Texas’ economy continues to improve, and locally the Odessa and Midland metro areas remain well ahead of the rest of the state, according to figures released Friday by the state employment agency.
Odessa’s jobless rate fell to 4.4 percent in March from 4.5 percent last month. It was also down from 6.1 percent at the same time in 2011 and from March 2010 when 8.3 percent of Odessa’s labor force was unable to find employment.
But Midland once again was star of the Lone Star State with 3.7 percent unemployment, down 0.1 percentage point from February. Midland’s unemployment rate from March 2011 was 0.7 percentage point’s higher than this year, but that would still have been better than every other metro area in the state in 2012 except Odessa.
Texas' seasonally adjusted jobless rate fell to 7.0 percent in March, marking the seventh consecutive month of decline.
The state's unemployment rate was down from 7.1 percent in February and 8.0 percent a year ago, the Texas Workforce Commission said.
"The Texas economy continues to show strength" and experience job growth in the private sector, said Tom Pauken, chairman of the Texas Workforce Commission.
In addition, he said, the state's jobless rate consistently has remained below the national jobless rate for at least five years. The national unemployment rate has also been falling, down to 8.2 percent in March.
Overall, the March unemployment rate was 4.5 percent for the Permian Basin Workforce Development Area, consisting of the counties of Andrews, Borden, Crane, Dawson, Ector, Gaines, Glasscock, Howard, Loving, Martin, Midland, Pecos, Reeves, Terrell, Upton, Ward and Winkler.
Of the 231,671 people looking for jobs in the Permian Basin WDA, 221,324 were employed, according to preliminary TWC numbers.
The workforce commission reports Texas added 10,900 nonfarm jobs last month, and there were gains in eight of the state's 11 major industries. Leisure and hospitality sectors grew the most with 6,000 new jobs, followed by a jump of 3,100 positions in information services.
The biggest losses were in trade, transportation and utilities, which lost 4,000 jobs last month.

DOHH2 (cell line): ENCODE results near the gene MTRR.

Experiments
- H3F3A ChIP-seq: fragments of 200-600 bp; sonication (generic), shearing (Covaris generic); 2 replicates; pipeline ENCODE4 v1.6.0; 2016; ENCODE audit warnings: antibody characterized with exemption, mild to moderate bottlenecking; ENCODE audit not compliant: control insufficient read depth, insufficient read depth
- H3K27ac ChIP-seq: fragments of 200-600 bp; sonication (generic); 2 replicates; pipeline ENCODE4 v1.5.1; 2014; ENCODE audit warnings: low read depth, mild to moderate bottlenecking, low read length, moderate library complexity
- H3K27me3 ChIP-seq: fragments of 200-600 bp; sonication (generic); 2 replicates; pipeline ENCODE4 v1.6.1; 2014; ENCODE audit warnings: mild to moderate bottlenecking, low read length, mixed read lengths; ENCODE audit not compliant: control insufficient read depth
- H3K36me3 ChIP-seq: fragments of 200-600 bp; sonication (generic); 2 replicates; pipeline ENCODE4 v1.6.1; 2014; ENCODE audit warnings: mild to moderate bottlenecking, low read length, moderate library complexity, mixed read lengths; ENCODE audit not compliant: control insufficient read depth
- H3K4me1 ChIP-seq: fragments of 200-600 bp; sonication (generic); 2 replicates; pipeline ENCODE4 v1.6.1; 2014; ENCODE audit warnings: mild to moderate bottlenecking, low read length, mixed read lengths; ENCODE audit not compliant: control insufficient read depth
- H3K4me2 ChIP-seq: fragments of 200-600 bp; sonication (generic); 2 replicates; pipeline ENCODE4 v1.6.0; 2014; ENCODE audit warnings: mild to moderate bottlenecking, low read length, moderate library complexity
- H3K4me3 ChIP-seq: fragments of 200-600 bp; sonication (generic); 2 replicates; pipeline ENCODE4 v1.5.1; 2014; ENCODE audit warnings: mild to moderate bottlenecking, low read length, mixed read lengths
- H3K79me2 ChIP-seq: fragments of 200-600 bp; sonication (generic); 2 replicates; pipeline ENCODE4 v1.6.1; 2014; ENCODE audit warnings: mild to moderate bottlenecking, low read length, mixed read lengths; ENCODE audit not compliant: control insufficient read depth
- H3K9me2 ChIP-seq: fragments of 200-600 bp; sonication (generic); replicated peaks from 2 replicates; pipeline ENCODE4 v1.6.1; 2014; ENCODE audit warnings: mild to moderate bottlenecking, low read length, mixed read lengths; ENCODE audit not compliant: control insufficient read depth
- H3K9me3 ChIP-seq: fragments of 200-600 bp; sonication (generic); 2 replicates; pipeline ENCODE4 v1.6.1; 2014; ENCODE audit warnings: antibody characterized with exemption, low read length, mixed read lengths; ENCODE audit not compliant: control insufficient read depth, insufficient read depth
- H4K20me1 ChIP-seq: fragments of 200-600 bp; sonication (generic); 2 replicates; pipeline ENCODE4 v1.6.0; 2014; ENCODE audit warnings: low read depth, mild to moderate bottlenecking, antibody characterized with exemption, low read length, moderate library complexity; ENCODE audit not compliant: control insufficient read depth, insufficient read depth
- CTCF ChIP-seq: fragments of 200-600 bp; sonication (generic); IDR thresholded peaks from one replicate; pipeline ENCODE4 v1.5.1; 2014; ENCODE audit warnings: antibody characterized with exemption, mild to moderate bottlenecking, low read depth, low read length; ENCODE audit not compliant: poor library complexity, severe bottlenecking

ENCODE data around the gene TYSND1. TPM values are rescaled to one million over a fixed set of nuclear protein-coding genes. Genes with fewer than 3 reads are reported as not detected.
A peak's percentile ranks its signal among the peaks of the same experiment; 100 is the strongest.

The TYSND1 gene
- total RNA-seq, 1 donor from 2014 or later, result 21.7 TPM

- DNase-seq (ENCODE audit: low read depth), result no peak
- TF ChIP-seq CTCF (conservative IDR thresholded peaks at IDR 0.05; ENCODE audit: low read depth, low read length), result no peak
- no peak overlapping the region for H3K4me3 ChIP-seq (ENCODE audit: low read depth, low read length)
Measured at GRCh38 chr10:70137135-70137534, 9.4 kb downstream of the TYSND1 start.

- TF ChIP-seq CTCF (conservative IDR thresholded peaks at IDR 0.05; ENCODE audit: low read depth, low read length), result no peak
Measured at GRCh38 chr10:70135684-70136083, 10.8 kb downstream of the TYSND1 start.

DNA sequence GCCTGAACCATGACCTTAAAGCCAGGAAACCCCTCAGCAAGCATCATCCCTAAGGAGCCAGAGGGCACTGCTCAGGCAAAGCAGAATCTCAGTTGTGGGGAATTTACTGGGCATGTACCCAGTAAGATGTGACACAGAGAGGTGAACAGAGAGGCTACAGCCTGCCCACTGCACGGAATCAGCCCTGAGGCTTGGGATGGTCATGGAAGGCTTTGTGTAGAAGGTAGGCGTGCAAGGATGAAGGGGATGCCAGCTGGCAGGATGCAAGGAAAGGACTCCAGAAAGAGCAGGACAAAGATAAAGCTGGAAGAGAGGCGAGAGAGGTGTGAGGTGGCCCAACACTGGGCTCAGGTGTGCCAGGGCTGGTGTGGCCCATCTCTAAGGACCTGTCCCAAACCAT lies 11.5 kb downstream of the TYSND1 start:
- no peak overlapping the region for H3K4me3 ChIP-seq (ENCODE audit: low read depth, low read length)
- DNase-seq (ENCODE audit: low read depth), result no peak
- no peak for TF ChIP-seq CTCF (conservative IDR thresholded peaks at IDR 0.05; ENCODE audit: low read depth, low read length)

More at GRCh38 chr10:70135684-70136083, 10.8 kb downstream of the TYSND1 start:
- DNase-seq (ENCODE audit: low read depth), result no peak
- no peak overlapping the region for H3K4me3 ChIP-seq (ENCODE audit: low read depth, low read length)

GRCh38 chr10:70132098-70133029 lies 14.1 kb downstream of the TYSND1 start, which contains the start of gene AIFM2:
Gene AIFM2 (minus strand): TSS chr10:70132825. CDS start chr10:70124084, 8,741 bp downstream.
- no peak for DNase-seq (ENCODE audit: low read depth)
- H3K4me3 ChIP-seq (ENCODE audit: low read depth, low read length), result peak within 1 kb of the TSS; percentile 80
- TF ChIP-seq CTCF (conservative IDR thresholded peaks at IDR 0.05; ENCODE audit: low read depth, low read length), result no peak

All Odessa’s industries increased or stayed pat from last month and last year. Odessa’s largest sector was in Mining, where about 15,000 people were employed, 1,900 more than a year before. Transportation was next at about 14,800 people, or 1,700 more people than March 2011. Overall nonfarm employment for Odessa was up 1.3 percent from February and 9.5 percent from March 2011 at 70,400 people.
Again, Midland’s numbers exceeded these with 19,300 people in Mining and 13,900 people in Transportation. The total nonfarm employment was 74,100 for Midland, representing about 400 less people employed in those sectors than in February.
While still showing 2.5 percent annual growth in employment, that’s considerably slowed from the period of December 2010 to September 2011 when it showed 8.0 percent or better year-over-year growth. Odessa’s annual growth has been around 10.0 percent since June 2011, but also .
State and national unemployment rates are adjusted for seasonal trends in hiring and firing, which most economists believe give a more accurate picture of the job market. Without the seasonal adjustment, the jobless rate in Texas would have remained at 7 percent from 7.2 percent in February.
Amarillo had the third lowest unemployment rate in Texas at 4.8 percent. The McAllen-Edinburg-Mission region tied with Brownsville-Harlingen for the highest at 10.7 percent, which was down from February in both regions.